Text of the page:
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I want to make video like this:

While I know they used different technique (stop motion from photos), I would want to make mine from existing video of person walking. So my question is: what software would automatically remove every frame except the ones I mark as important for walk animation (ie.: frames in which left or right leg is in specific position so the walk impression is preserved).

Even better, the video I currently have has pretty systematic walk so I guess it would be nice if I could specify the important frames as x+n and y+n (where x and y are numbers of first important frame for left and for right leg and n is some constant offset) and just adjust the n if and when necessery.

Even better if the software cold actually detect which frames may be important.

So, can this be done and if yes then what software do I need?

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I'm afraid your question seems to be self- contradictory. You say you want to make stop motion video from video. Then you say you want to remove yourself from video. UK have some other questions in there which don't seem to make sense in this context either. –  Dr Mayhem Dec 1 '12 at 18:56
    
I accidently left few words while editing. What I'm trying to achieve is to remove all frames except walk cycle key frames (en.wikipedia.org/wiki/Walk_cycle). I want to get something like on that video - impression of fast moving world while person walks slowly. –  Kw4s Dec 1 '12 at 20:47
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Have a look at time posterization. It might achieve the effect you want. Premiere Pro and After Effects are supplied with this effect, but other software could have it too. Could you please add in your question which video software you already have and what platform(s) you want it for. –  Bart Arondson Dec 1 '12 at 20:55

1 Answer 1

You can use any non-linear video editor to make this, but you are in for a lot of manual work.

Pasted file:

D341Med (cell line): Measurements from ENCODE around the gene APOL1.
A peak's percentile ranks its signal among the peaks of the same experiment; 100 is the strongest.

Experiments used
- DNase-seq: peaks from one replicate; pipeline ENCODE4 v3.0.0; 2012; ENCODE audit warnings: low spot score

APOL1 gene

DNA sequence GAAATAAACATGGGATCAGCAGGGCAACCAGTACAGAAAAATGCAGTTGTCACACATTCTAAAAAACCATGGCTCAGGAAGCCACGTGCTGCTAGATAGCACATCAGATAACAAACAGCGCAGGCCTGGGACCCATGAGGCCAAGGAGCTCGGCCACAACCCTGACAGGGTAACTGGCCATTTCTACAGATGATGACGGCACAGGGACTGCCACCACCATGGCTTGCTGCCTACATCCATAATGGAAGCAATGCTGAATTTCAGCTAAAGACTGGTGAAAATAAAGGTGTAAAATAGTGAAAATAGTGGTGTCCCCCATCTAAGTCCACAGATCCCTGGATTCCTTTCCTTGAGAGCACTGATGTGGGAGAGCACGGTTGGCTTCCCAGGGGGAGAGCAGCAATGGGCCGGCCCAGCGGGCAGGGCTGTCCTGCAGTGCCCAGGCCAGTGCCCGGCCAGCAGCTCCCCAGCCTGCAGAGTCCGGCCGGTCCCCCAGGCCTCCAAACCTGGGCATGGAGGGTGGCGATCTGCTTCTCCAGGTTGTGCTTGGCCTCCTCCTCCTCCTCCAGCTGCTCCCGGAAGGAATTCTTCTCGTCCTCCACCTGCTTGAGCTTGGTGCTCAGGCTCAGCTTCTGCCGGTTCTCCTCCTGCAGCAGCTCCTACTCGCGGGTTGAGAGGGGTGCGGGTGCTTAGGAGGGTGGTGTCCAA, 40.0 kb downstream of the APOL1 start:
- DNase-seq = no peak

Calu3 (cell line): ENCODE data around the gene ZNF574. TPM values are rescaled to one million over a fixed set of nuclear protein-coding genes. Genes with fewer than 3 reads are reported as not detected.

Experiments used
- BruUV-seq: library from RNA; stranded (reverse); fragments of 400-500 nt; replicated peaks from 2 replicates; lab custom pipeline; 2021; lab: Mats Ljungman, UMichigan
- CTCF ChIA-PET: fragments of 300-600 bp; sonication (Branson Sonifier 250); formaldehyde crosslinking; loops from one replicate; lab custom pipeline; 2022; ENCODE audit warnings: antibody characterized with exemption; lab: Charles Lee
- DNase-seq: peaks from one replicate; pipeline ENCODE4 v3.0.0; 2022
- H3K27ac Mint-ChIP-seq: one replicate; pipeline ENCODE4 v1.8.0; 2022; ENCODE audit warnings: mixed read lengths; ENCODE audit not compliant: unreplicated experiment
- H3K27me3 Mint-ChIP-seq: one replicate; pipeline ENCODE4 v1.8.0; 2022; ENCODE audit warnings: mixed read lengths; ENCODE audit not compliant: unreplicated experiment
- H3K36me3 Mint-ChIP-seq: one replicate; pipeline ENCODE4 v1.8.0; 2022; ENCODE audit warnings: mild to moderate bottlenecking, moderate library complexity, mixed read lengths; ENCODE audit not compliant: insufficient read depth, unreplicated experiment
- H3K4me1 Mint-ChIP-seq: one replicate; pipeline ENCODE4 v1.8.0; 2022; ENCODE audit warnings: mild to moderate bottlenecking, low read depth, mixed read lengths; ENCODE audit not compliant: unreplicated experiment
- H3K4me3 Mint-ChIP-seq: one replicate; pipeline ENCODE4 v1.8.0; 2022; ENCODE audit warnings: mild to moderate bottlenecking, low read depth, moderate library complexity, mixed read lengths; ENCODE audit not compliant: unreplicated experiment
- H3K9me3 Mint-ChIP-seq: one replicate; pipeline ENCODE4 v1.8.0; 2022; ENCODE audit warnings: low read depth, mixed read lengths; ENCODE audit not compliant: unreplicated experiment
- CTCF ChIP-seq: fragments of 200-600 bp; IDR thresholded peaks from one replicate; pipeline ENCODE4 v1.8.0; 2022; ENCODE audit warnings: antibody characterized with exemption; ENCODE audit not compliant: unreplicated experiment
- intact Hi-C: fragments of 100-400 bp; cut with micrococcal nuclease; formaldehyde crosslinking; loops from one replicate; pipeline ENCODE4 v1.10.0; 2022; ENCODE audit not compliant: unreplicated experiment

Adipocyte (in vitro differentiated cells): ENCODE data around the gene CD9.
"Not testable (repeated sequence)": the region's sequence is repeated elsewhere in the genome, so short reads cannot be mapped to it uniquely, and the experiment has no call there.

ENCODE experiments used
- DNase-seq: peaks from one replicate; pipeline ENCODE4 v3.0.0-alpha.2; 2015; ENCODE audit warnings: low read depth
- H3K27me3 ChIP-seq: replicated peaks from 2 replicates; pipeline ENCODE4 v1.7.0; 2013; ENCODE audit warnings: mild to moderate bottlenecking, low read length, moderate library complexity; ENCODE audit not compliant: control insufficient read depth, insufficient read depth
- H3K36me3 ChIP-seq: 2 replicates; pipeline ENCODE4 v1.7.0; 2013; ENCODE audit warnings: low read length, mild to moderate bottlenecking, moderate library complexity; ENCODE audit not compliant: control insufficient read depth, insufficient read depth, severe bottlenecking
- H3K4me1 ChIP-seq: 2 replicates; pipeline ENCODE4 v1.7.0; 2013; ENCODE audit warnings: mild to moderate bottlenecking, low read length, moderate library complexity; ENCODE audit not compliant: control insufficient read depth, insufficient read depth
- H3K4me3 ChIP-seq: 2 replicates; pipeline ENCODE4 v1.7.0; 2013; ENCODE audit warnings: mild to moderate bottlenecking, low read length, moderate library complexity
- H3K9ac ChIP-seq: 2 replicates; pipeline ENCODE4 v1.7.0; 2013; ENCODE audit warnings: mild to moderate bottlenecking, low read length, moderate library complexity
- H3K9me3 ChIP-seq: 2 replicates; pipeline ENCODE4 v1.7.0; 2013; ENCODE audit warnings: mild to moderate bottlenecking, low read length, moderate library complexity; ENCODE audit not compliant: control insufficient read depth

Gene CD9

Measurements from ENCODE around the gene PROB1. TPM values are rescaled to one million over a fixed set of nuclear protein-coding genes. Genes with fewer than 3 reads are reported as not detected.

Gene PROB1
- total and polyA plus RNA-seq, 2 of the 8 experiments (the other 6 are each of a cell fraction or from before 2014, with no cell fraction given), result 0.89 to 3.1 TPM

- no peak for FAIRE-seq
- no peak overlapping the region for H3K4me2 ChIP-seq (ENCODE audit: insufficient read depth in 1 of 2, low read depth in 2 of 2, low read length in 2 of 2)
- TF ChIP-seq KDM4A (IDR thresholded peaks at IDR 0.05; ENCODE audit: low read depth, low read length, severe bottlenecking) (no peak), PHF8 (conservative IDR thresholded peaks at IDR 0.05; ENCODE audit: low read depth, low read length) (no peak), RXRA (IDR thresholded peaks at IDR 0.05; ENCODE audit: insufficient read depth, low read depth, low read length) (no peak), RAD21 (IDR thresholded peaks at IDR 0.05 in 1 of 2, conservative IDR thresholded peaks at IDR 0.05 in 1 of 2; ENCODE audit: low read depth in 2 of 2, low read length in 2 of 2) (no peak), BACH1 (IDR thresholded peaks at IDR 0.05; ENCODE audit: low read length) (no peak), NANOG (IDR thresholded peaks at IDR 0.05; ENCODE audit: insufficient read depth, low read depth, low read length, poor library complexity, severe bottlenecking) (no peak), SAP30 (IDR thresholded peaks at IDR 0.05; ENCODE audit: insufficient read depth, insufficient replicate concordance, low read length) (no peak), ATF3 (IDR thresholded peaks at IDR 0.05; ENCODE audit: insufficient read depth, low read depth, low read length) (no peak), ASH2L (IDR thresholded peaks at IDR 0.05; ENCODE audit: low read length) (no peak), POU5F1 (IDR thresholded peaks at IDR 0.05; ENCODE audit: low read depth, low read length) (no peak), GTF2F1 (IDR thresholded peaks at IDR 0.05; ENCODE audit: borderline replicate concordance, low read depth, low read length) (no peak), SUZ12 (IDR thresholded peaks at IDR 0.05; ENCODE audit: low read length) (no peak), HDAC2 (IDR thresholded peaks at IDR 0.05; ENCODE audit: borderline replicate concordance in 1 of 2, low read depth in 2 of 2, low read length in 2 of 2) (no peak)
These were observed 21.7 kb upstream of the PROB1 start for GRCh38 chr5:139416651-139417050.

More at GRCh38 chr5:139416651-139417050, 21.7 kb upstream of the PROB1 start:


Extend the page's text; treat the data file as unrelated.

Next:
Time posterizing (or video strobe) is mentioned which can give you that "stop" effect, but it will not take care of the walk-cycle. For that you need to manually go in and choose each frame.

My suggestion would be to take the video sequences you need, go through frame by frame in the preview monitor and grab the frame you need according to where in the cycle by making the in and out point the same, then drag the cut (a single frame) onto the timeline. Repeat.

Now the only thing you need to do is to scale the timeline so that each image has a duration longer than 1 frame (probably around 10 frames or so). With this technique you can also fine-adjust a single "take" if needed.

The other approach is to convert video (or using photo still) as single images. Here you loose the advantage of fine-adjusting though (in relation to the walk-cycle).

Automatically detecting where in a walk-cycle a person is is highly specific task and AFAIK there exist no such software available to the public (some law enforcement agencies have access to software for behavioral analysis including walk patterns, but that becomes quite a different table- - so yes, it's possible, but not available).

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